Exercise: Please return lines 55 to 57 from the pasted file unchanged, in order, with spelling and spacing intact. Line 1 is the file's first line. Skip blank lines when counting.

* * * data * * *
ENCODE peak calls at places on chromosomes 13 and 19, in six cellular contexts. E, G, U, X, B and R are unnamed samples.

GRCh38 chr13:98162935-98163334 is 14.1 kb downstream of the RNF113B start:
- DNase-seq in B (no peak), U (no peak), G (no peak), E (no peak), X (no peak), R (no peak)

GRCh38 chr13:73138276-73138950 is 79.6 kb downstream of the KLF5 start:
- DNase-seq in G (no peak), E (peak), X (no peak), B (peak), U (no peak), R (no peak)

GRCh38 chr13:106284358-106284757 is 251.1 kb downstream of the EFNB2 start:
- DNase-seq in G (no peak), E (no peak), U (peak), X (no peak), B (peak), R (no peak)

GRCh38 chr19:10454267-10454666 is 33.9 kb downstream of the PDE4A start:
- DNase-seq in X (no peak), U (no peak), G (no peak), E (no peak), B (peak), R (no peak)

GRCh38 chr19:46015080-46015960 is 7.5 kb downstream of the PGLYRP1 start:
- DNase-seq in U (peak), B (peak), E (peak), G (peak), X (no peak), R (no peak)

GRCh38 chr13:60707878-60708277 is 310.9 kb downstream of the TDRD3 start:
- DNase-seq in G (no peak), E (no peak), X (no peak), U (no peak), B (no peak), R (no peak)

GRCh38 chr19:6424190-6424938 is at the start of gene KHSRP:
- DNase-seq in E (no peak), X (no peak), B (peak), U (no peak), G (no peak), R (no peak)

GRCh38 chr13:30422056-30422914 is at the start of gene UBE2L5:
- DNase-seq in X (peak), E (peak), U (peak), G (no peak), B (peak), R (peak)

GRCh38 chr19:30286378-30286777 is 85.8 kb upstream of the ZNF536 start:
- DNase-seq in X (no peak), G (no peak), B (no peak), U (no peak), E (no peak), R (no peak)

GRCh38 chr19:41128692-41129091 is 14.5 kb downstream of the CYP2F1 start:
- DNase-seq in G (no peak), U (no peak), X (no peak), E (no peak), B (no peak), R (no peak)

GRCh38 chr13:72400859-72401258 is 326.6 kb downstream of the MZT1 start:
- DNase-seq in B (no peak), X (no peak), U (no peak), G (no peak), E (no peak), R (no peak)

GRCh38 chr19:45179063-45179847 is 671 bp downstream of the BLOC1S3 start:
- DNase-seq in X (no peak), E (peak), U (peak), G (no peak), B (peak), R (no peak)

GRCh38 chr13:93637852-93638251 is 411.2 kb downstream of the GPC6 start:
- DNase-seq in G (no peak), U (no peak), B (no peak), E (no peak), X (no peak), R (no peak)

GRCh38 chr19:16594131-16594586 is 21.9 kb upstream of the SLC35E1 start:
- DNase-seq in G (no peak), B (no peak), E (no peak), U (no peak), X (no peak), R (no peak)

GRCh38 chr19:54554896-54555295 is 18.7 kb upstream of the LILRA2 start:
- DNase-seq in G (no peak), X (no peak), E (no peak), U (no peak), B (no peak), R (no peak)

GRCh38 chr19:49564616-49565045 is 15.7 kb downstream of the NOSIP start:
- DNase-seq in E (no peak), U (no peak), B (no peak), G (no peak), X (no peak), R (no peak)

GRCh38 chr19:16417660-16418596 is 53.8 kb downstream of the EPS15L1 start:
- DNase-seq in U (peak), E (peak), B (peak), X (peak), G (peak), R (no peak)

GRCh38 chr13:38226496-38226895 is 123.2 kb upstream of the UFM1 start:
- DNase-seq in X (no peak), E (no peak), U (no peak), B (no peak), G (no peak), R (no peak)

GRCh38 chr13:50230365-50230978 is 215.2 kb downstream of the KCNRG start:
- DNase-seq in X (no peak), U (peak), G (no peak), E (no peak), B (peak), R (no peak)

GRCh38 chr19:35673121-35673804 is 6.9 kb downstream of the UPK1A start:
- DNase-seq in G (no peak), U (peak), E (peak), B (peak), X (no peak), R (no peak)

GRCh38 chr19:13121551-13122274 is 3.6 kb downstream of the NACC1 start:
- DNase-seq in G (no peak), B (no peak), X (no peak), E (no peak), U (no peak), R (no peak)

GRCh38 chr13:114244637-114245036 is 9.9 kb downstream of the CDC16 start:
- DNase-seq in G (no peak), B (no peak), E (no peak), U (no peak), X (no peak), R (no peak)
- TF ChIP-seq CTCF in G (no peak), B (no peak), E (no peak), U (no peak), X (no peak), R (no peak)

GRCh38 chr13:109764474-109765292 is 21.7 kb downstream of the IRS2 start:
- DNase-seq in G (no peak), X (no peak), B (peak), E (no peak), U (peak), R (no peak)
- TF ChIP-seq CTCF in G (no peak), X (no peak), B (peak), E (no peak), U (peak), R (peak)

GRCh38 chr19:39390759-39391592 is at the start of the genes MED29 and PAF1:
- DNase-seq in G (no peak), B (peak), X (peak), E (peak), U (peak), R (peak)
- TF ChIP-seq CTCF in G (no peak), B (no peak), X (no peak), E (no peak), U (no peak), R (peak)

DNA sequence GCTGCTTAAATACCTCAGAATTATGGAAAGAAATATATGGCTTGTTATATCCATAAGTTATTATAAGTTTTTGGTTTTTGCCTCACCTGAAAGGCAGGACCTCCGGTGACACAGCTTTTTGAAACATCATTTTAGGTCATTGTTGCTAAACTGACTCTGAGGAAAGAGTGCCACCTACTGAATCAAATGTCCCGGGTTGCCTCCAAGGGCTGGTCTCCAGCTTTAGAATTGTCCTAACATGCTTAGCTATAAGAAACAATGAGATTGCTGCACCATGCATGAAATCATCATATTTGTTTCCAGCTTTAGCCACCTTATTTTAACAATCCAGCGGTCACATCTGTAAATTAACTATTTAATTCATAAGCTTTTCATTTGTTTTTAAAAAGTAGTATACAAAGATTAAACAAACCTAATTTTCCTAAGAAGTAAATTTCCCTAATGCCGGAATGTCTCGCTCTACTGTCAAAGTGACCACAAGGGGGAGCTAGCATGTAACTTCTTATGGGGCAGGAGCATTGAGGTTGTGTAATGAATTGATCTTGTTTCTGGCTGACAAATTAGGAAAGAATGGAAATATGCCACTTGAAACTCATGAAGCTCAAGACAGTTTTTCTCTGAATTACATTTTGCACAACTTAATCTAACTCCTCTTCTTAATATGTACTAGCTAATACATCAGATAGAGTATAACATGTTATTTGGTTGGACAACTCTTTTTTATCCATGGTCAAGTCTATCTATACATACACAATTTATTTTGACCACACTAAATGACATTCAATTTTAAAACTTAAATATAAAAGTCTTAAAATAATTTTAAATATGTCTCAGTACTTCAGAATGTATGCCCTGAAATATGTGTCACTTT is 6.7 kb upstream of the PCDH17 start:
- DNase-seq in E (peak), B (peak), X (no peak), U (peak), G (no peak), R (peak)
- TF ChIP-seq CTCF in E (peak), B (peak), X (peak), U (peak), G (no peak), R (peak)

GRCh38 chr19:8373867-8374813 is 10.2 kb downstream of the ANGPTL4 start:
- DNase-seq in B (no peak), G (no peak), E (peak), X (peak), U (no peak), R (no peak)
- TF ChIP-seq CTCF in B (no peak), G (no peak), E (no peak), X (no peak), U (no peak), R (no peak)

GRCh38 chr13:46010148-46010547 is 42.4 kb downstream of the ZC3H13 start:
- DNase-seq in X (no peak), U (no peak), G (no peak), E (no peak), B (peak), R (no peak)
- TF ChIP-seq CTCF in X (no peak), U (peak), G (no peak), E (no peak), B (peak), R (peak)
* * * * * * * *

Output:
- TF ChIP-seq CTCF in E (peak), B (peak), X (peak), U (peak), G (no peak), R (peak)

GRCh38 chr19:8373867-8374813 is 10.2 kb downstream of the ANGPTL4 start:
- DNase-seq in B (no peak), G (no peak), E (peak), X (peak), U (no peak), R (no peak)